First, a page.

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CD74 Antibodies: A biomarker for the diagnosis of spondylitis

Spondyloarthritis (SPA) is a more general term for rheumatic inflammatory disorders, which includes ankylosing spondylitis, psoriatic arthritis, reactive arthritis after a previous infection, arthritis associated with a chronic inflammatory bowel disease and a form of juvenile idiopathic arthritis. The various clinical manifestations include inflammation of the axial skeleton (axial spondylitis) with the main symptoms being back pain and hieroglyphitis and also others such as peripheral arthritis, enthesopathies, uveitis, psoriatic arthritis and inflammatory bowel disease.

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Spondyloarthritis occurs in the population with a prevalence of 0.5% to 2%.

Most patients develop the disease in the age group of 20-45 years, they are mainly men in a ratio of 3: 1 compared to women and they usually have the most serious development.

For the treatment of the disease, non-steroidal anti-inflammatory drugs (NSAIDs) are administered in parallel with physiotherapy, to improve the long-term prognosis of patients.

In more severe cases, treatment with biological agents (anti-TNFα) can contribute positively to the course of the disease by slowing down the inflammatory processes and its progression.

The pathogenesis of axial vertebral arthritis remains largely unexplained, but there is a strong genetic association, as 95% of patients carry the HLA-B27 histocompatibility antigen.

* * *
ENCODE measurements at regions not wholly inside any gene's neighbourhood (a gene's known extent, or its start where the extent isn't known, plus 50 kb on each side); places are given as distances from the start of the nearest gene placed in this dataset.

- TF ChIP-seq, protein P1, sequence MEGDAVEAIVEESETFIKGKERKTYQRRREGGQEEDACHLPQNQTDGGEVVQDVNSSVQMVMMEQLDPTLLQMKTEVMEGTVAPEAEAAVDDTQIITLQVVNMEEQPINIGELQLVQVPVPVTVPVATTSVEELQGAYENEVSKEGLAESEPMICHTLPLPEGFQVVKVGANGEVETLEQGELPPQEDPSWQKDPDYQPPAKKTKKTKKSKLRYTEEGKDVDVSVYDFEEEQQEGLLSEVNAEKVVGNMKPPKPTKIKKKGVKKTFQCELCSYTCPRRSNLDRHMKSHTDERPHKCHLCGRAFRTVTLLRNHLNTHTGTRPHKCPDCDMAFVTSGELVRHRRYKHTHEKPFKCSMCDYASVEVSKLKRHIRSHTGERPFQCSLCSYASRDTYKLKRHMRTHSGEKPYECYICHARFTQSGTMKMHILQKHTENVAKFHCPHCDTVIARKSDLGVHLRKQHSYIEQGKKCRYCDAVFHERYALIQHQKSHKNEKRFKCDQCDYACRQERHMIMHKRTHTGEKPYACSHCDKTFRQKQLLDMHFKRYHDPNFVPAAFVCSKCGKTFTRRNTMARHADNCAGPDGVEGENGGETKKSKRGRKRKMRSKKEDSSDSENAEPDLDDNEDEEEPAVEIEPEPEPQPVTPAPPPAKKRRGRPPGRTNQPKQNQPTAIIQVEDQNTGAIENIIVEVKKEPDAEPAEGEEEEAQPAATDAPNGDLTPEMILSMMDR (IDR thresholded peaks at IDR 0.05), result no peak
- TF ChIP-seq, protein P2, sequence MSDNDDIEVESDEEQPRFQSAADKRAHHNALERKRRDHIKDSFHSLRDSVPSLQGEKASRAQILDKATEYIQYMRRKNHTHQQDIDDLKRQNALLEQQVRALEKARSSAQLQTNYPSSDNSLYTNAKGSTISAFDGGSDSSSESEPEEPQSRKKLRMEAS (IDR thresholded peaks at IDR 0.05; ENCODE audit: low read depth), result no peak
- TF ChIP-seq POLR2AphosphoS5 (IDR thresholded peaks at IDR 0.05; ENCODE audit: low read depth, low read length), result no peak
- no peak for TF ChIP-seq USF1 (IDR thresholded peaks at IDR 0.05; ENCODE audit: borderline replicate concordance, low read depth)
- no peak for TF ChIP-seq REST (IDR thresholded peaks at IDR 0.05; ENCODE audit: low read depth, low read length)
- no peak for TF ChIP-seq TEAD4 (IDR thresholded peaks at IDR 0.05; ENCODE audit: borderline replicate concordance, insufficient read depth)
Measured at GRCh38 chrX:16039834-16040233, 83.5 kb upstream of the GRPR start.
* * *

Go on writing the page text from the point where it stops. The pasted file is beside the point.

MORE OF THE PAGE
The presence of HLA-B27 is directly related to an increased risk of developing the disease and therefore, its detection has been included in the ASAS (Assessment of SpondyloArthritis International Society) criteria for its diagnosis.

The proven presence of hieroglyphitis, using plain radiography or MRI is an additional important criterion for its detection.

The symptoms of axial spondylitis may be non-specific at the onset of the disease and plain X-rays do not usually reveal the presence of inflammation in the hieroglyphic joints and spine. For this reason, her diagnosis, until recently, was often delayed by several years, with all that entails.

Recently, the literature has shown that antibodies against the CD74 antigen, show a high correlation with the presence of vertebral arthritis and especially axial, already in its early stage and before its development into Ankylosing Spondylitis. Detection of these antibodies, anti-CD74, in patients, regardless of the presence of the HLA-B27 histocompatibility antigen, becomes a very important biomarker for the early diagnosis of the disease.